A majority of Americans think Trump is interfering with Russia investigation, new poll finds

Sen. Mitch McConnell, President Donald Trump and Speaker Paul Ryan
Source: Pablo Martinez Monsivais/AP
Sen. Mitch McConnell, President Donald Trump and Speaker Paul Ryan
Source: Pablo Martinez Monsivais/AP

A day before his former FBI director testifies before the Senate, a new poll finds a majority of Americans feel President Donald Trump is interfering with investigations into Russian tampering with the 2016 U.S. election.

The Washington Post-ABC News poll, released ahead of ex-FBI Director James Comey's federal testimony, found that 56% of U.S. adults believe the president is "interfering with such investigations rather than cooperating."

A strong majority, 61%, also say Trump's dismissal of Comey was a move made in Trump's own interest, not the country's.

Trump and his administration gave a parade of reasons for Comey's ouster. In a formal letter, the president said the director wasn't up to the job of leading the bureau, but in a subsequent NBC interview, Trump said the Russia probe was on his mind.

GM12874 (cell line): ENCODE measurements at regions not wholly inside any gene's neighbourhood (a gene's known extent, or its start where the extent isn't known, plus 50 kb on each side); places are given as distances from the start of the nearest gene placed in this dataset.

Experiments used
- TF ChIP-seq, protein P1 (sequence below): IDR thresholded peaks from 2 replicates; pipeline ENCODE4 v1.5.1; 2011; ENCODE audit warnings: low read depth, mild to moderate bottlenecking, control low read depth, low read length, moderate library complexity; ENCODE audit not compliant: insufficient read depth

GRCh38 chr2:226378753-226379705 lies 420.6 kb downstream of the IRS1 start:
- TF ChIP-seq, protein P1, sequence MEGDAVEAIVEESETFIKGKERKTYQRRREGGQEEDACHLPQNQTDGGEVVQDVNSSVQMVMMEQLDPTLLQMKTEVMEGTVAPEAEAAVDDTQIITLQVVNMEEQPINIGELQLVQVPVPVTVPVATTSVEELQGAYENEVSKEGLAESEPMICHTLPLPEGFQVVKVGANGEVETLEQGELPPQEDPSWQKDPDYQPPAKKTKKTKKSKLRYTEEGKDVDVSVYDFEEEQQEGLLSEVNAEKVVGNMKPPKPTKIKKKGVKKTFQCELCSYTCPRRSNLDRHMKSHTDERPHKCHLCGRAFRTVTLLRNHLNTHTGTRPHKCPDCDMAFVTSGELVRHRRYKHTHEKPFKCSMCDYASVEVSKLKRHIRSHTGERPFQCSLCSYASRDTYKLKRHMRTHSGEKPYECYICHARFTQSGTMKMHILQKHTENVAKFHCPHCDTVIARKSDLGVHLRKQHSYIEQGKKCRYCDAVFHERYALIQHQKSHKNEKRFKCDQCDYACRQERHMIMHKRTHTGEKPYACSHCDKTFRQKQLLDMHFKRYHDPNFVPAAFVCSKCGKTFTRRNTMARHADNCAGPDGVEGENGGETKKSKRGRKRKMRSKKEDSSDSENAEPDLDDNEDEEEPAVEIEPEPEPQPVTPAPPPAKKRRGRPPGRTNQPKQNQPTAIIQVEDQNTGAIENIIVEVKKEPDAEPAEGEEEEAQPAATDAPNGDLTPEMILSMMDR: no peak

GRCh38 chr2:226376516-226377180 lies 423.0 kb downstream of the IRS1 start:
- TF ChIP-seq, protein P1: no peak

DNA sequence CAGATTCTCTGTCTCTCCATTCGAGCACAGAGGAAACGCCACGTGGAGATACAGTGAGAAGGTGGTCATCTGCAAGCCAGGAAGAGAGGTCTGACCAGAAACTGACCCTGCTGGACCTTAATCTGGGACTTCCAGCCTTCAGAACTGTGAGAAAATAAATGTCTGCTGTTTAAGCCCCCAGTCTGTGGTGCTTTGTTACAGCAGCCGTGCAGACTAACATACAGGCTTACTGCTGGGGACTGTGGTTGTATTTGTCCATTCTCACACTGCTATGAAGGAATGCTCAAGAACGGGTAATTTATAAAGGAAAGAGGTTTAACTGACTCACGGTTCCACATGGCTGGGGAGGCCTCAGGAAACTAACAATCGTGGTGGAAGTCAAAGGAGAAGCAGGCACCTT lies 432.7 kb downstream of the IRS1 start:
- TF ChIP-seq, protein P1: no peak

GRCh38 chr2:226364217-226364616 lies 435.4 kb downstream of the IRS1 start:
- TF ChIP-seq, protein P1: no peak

Still, the poll found Comey faces public image problems himself.

Just 36% of Americans said they trust what Comey says regarding Russia and the election “a great deal” or “a good amount,” pollsters reported, while 55% trust him "some" or "not at all."

As with Trump, sentiment about Comey fell along party lines, although in opposite directions: Democrats tended to be more suspicious of the president, while Republicans had a bleaker view of Comey.

Former FBI Director James Comey testifies before the Senate Judiciary Committee on Capitol Hill.
Source: Jim Watson/Getty Images

Overall, Trump still had the bigger credibility issue. The poll found that "fully half of adults say they do not trust what Trump says 'at all' on these issues, compared with one-quarter who say the same of Comey."

"Fully four in 10 Americans have doubts about both Comey and Trump’s statements on Russia and the election."

The Washington Post and ABC polled 527 adults from Friday to Sunday. The overall margin of error for the survey is plus or minus five percentage points.

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Celeste Katz

Celeste Katz is senior political correspondent at Mic, covering national politics. She is based in New York and can be reached at celeste@mic.com.

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